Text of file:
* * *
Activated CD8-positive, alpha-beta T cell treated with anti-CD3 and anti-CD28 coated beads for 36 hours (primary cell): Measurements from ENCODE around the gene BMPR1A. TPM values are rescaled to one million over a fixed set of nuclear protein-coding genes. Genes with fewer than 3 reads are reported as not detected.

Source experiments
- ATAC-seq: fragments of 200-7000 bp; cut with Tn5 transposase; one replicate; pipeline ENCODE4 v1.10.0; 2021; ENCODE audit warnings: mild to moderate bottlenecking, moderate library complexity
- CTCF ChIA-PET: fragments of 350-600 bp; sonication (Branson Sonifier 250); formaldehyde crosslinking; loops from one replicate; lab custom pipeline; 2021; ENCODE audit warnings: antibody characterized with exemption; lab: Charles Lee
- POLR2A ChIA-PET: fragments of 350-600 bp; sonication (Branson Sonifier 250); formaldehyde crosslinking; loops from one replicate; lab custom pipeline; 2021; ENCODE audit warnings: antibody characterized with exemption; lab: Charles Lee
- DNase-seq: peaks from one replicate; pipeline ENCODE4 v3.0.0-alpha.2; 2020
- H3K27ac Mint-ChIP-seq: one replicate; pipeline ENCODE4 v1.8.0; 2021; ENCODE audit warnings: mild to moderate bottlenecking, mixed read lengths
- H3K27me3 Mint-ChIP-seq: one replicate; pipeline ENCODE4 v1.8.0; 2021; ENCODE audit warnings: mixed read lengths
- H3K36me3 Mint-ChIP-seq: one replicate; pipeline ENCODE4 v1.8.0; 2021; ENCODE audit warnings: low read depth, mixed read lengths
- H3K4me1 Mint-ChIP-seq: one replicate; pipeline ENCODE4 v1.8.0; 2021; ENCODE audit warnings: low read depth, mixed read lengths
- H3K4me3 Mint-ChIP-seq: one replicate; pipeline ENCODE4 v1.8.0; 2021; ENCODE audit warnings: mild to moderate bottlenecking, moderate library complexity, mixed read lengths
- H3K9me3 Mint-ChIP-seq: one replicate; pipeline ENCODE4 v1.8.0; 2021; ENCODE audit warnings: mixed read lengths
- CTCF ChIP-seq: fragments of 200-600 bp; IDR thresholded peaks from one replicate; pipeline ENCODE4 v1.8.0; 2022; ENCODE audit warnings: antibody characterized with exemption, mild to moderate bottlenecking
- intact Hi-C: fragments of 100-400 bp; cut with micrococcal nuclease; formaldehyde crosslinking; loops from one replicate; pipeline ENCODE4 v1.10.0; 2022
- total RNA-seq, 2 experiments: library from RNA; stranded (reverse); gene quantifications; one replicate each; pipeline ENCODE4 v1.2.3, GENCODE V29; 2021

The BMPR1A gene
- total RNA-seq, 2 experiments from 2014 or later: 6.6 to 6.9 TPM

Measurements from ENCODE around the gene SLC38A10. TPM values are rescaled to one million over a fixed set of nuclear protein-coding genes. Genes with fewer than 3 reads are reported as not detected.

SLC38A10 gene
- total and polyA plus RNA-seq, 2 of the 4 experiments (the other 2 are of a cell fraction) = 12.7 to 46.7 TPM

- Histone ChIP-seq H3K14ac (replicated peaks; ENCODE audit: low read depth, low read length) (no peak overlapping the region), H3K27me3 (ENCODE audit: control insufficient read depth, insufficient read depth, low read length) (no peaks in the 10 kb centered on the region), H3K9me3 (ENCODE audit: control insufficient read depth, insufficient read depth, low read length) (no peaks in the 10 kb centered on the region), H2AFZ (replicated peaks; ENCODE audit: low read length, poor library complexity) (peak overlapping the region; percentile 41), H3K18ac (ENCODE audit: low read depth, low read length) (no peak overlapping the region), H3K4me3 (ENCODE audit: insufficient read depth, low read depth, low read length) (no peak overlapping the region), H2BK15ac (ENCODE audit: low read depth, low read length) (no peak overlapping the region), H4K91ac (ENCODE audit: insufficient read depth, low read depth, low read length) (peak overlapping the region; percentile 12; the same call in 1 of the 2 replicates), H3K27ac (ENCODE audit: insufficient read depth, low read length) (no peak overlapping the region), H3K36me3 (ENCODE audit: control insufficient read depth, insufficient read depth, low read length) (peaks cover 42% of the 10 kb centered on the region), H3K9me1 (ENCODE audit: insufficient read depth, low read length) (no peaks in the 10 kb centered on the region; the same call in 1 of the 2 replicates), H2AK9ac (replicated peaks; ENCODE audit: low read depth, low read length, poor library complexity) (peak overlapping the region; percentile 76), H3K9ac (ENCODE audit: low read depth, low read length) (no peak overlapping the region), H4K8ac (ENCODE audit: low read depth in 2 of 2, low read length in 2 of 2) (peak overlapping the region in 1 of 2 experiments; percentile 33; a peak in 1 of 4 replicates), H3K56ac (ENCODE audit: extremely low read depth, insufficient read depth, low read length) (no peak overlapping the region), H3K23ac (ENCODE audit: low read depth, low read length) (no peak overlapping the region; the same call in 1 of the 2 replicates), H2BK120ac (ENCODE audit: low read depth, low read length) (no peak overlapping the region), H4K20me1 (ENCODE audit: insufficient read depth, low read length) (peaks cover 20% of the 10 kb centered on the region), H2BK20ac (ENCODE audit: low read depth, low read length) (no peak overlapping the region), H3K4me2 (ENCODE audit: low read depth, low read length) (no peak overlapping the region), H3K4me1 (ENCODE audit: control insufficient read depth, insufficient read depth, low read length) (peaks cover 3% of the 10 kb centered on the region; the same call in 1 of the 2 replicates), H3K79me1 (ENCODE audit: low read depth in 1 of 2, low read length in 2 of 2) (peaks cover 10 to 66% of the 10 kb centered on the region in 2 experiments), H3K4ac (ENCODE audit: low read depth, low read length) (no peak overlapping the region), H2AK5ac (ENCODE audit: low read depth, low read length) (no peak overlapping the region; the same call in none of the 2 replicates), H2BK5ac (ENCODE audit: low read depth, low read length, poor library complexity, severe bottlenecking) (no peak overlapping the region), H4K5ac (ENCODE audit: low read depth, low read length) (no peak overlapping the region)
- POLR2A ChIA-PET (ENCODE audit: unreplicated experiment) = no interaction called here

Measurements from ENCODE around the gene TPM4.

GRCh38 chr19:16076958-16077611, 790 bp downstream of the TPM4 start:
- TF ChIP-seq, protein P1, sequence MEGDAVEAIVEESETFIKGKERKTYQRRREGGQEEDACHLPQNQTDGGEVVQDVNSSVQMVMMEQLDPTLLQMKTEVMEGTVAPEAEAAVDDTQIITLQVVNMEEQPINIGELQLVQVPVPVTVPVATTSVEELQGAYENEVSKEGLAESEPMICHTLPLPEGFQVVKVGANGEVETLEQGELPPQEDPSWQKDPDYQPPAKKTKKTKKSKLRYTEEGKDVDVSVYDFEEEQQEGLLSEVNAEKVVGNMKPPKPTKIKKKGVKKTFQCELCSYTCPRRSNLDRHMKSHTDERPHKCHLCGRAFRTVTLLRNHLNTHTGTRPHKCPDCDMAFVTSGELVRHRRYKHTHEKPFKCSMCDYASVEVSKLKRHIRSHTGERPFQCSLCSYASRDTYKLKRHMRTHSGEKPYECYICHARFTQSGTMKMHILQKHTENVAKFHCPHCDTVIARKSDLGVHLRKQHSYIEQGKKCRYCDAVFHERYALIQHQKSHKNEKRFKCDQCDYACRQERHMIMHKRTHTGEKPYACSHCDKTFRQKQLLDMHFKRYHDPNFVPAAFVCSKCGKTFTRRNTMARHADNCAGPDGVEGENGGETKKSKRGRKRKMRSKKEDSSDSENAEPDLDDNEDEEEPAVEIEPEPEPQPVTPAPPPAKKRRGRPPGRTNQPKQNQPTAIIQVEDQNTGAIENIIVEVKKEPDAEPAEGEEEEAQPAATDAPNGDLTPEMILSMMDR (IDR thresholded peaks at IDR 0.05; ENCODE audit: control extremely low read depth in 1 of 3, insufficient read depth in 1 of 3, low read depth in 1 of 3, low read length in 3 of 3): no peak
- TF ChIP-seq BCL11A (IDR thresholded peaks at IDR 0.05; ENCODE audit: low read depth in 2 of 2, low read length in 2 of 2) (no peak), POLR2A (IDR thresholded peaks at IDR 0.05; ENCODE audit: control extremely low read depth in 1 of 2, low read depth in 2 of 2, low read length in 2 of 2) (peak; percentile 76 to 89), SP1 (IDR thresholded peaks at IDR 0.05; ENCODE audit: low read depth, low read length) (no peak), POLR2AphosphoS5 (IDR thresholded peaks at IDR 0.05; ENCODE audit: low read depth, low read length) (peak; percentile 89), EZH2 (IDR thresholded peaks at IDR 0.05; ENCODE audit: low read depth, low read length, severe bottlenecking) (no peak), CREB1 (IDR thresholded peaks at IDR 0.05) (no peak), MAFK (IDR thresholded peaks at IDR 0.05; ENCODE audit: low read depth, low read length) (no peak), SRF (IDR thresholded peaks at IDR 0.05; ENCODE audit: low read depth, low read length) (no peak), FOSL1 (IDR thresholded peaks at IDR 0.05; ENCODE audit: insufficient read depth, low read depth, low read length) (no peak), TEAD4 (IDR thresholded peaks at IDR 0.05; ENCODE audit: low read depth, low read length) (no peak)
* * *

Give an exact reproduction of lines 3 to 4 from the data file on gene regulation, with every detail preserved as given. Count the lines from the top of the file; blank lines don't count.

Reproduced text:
- ATAC-seq: fragments of 200-7000 bp; cut with Tn5 transposase; one replicate; pipeline ENCODE4 v1.10.0; 2021; ENCODE audit warnings: mild to moderate bottlenecking, moderate library complexity
- CTCF ChIA-PET: fragments of 350-600 bp; sonication (Branson Sonifier 250); formaldehyde crosslinking; loops from one replicate; lab custom pipeline; 2021; ENCODE audit warnings: antibody characterized with exemption; lab: Charles Lee